Father Kapaun served with the 35th Brigade who trained at Fort Bliss, Texas. These men were fierce combatants and always had their place in the front lines. His fellow soldiers recalled later how courageous and charitable Father Kapaun was.
Offering Mass became a problem for Father Kapaun. Often his Mass kit and jeep would be lost to enemy fire. Much of Father Kapaun’s time was spent preparing the mortally wounded to meet God. He gave last rites and final Holy Communion to thousands of the dying. On two occasions bullets came so close to hitting him that they shattered the cigarette he had hanging out of his mouth. Often Father Kapaun could be seen taking fruit and water to dehydrated soldiers. In September of 1950, Father Kapaun was awarded the Bronze Star Medal for bravery. In less than two months he would be a prisoner of war.
About three hundred of the 8th Calvary Regiment crossed the border into the North in pursuit of the enemy. The Communists, however, vastly outnumbered them. They were quickly surrounded and faced either death or surrender. Father Kapaun had the highest respect of his men and when he counseled them to surrender they abided by his prudent advice.
A two week march took the captured Americans 300 miles deep into North Korea to a place they called “The Valley”. During this grueling march, when the soldiers were allowed to rest, Father Kapaun would stay on his frozen feet, walking among them, praying with and encouraging them.
The prison camp they were marched to was not fit for animals, let alone humans. The barracks had little or no heat. Temperatures dropped to forty below zero at times and there were no winter clothes or blankets. Several troops froze to death in their sleep. Of the 3000 American soldiers who ended up at this camp from 1950-1951, 1200 died from the cold, starvation, or sickness.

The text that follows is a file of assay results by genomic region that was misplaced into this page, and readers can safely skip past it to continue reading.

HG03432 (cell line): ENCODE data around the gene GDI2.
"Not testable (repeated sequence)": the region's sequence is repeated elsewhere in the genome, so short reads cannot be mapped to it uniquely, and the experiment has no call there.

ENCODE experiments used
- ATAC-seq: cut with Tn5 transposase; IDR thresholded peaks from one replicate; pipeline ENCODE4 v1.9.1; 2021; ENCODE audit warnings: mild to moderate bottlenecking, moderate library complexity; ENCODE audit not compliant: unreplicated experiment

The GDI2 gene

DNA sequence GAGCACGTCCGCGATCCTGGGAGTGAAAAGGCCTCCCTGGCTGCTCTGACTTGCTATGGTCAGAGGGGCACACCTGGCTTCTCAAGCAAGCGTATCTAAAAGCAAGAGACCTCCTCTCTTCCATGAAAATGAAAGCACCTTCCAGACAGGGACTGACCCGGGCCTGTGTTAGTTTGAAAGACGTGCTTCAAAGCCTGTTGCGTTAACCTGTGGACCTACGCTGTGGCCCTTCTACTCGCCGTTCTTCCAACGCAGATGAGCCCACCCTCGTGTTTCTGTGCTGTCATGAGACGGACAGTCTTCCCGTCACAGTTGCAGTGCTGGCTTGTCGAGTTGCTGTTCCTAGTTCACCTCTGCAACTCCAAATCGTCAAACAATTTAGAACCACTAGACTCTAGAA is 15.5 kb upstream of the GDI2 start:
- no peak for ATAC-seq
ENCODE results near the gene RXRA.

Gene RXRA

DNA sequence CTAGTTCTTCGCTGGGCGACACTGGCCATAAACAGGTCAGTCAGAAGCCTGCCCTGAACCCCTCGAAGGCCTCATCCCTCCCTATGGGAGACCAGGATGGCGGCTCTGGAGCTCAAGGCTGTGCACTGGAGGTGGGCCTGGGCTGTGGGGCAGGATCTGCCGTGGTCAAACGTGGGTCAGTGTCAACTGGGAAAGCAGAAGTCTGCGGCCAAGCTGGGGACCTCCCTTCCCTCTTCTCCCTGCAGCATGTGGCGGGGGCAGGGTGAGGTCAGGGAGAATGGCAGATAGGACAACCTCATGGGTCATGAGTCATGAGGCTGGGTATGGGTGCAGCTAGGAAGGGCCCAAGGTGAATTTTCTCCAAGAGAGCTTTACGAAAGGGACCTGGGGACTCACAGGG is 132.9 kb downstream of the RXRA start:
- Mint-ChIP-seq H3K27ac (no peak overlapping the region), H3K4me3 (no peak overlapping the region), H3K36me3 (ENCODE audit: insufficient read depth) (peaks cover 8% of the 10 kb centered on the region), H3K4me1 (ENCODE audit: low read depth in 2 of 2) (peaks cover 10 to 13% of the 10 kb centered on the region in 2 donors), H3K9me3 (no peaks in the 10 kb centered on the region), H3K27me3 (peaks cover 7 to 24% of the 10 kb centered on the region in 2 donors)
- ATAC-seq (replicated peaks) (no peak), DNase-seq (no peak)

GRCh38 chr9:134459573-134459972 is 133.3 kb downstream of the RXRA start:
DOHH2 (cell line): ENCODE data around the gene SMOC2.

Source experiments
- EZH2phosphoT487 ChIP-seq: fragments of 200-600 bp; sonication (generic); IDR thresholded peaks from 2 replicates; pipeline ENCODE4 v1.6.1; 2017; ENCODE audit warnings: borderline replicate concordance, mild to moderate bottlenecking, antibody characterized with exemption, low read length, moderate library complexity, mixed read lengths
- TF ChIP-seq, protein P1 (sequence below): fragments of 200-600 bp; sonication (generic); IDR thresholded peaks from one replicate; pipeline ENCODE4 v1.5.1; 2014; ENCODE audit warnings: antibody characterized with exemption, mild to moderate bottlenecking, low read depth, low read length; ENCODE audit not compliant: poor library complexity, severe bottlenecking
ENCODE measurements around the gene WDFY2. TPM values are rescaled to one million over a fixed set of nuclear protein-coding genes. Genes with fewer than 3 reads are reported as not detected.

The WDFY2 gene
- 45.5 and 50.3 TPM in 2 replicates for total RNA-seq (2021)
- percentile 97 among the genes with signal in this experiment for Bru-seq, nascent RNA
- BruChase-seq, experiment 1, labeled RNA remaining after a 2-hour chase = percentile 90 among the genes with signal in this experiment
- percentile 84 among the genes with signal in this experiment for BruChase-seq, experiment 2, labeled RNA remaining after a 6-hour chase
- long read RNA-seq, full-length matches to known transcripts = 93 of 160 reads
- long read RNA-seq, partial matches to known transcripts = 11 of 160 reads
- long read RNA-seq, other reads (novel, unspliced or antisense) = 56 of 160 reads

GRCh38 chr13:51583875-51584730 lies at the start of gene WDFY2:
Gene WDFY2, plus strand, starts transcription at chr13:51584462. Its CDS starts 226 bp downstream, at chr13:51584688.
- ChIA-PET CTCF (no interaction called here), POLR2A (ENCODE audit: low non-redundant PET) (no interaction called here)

Father Kapaun knew that food for his men was a top priority. They could not survive on the food supplied by the North Koreans. Father Kapaun learned how to move with stealth, like a cat in the dark, make off with whatever provisions he could collect, and bring them back to his starving family. On these excursions all the men would pray to the “Good Thief, Saint Dismas”, for the brave Father’s safe return — if he were caught the punishment could be death.
Early in 1951, the prisoners were transferred. The new camp was worse than “The Valley”. Growing weak himself from all his self-sacrificing activity, Father Kapaun’s unsteady legs caused him to take a misstep and sprain an ankle. Father Kapaun, nonetheless, continued to hobble around in this condition. The sprain was so severe that its abuse soon caused the ankle to become infected. A doctor from the brigade ordered Father Kapaun to stay off his feet and rest. His fellow prisoners brought him aspirin, extra food, and heated bricks. Still, the infection grew more inflamed. Diarrhea ensued, and finally pneumonia.
The Communist guards had no compassion for prisoners who became ill. They moved Father Kapaun to a place in the camp that they called “the hospital”. The fact that no one came out of this hellhole alive earned it another name from the prisoners. They called it “the dying place”. This is where Father Kapaun was to spend the last two days of his life — in a dark, dirty room, lying on a mud floor. On May 23, 1951, Father Emil Kapaun’s soul was taken by the angels to meet his Savior.
Father Emil Kapaun is listed in the Courts of the Missing at the Honolulu Memorial at the National Memorial Cemetery of the Pacific.